The Ethics of Pacifism

Philosophy 15 (59):227 - 242 (1940)

Everybody is to some extent pacific, as everybody prefers to attain his ends by peaceful means if he can. Even the most bloodthirsty militarist uses threats of war rather than war, if threats will do the work. Though most people prefer persuasion to violence and peace to war, they are prepared as a last resort to go to war and use violence, when that seems the only means to attaining some end they consider to be of vital importance. The one hundred per cent pacifist, however, refuses to engage in war or support warlike action under any circumstances whatever. It is his case that I wish to consider. It is not my purpose to try to persuade anyone to be a pacifist or to be the opposite, but to point out that absolute pacifism carries with it certain logical consequences which are not particularly palatable. The opposed view, which I shall call the case for civic virtues, also carries unpalatable though different consequences. These two appear to be simple and clear-cut opposed views which I propose to state as fairly as I can, with their consequences. Certain qualifications and modifications will have to be considered later, but I do not think that there is actually any possible mean position which avoids the dilemma I am concerned to present. I shall state the case for civic virtue first and the pacifist case second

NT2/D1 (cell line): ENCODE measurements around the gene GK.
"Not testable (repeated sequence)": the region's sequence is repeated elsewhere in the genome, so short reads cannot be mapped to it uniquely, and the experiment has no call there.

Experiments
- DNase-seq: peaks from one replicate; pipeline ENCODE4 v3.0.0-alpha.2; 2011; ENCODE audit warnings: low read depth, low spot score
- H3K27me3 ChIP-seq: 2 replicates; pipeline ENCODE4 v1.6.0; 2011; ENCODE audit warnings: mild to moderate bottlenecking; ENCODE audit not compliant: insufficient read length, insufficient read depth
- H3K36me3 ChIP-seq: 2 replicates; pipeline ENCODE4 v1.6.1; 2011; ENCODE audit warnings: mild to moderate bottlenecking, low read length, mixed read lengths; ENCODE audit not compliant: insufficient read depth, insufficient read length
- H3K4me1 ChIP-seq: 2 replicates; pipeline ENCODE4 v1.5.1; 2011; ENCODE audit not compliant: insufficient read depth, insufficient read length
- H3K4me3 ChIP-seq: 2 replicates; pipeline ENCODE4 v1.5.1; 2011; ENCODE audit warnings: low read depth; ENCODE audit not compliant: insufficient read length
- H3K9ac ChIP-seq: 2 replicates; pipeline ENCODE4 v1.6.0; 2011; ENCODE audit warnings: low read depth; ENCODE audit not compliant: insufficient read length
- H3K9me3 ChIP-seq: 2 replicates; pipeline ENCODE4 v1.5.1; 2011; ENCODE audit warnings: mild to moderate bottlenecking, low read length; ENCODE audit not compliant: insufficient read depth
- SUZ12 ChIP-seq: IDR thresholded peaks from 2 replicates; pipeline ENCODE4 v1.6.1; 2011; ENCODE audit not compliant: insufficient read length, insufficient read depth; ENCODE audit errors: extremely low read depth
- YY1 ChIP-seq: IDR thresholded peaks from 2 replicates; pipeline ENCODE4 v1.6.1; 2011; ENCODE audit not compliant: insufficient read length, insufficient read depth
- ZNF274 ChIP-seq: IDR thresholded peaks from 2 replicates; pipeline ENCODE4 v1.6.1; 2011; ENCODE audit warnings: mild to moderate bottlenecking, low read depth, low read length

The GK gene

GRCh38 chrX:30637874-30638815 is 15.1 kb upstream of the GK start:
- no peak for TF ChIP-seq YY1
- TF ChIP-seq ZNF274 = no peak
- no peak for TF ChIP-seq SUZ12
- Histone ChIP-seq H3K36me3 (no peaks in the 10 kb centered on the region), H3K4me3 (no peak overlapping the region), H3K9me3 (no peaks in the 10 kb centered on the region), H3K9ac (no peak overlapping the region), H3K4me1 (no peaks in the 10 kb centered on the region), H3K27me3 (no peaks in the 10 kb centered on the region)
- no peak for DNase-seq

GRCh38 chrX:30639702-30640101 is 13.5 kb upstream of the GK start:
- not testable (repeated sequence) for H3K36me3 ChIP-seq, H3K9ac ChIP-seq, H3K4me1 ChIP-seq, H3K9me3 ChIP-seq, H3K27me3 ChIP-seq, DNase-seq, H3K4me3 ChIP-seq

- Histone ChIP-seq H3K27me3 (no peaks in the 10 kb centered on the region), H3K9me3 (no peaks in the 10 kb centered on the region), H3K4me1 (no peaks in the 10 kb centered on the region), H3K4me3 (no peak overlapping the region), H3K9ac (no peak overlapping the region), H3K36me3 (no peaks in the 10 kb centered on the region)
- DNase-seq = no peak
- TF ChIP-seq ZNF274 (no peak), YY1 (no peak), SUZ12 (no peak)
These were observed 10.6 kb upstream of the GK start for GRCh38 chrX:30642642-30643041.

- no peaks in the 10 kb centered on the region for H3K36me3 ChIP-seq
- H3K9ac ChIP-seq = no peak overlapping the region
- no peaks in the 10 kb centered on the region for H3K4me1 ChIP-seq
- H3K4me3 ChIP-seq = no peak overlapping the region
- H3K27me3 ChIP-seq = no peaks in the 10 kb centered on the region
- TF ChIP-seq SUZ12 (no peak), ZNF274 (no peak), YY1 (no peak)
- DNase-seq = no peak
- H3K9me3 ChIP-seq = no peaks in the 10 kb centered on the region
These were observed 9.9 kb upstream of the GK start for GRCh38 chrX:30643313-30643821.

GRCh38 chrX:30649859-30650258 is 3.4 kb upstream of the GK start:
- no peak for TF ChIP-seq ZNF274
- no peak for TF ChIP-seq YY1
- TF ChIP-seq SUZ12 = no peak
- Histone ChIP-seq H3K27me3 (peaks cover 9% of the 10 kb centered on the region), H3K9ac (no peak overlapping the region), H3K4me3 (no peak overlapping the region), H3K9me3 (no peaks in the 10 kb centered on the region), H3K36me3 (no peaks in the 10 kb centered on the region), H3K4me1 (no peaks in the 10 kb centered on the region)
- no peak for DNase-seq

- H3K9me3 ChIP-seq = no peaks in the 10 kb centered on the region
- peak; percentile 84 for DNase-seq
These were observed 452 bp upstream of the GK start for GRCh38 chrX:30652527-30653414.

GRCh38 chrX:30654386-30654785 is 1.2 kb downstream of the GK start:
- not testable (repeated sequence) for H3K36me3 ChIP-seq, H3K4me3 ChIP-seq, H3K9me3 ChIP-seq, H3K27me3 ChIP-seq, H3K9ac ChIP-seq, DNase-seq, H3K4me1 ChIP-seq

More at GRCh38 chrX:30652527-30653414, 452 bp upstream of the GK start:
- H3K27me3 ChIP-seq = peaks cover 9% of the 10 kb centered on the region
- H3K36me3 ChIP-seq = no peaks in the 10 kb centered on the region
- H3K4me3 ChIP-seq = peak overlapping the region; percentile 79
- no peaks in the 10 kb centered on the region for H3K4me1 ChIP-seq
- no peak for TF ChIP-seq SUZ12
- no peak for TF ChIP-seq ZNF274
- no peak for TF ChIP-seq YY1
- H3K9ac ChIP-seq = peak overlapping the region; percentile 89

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DOI 10.1017/S0031819100036160
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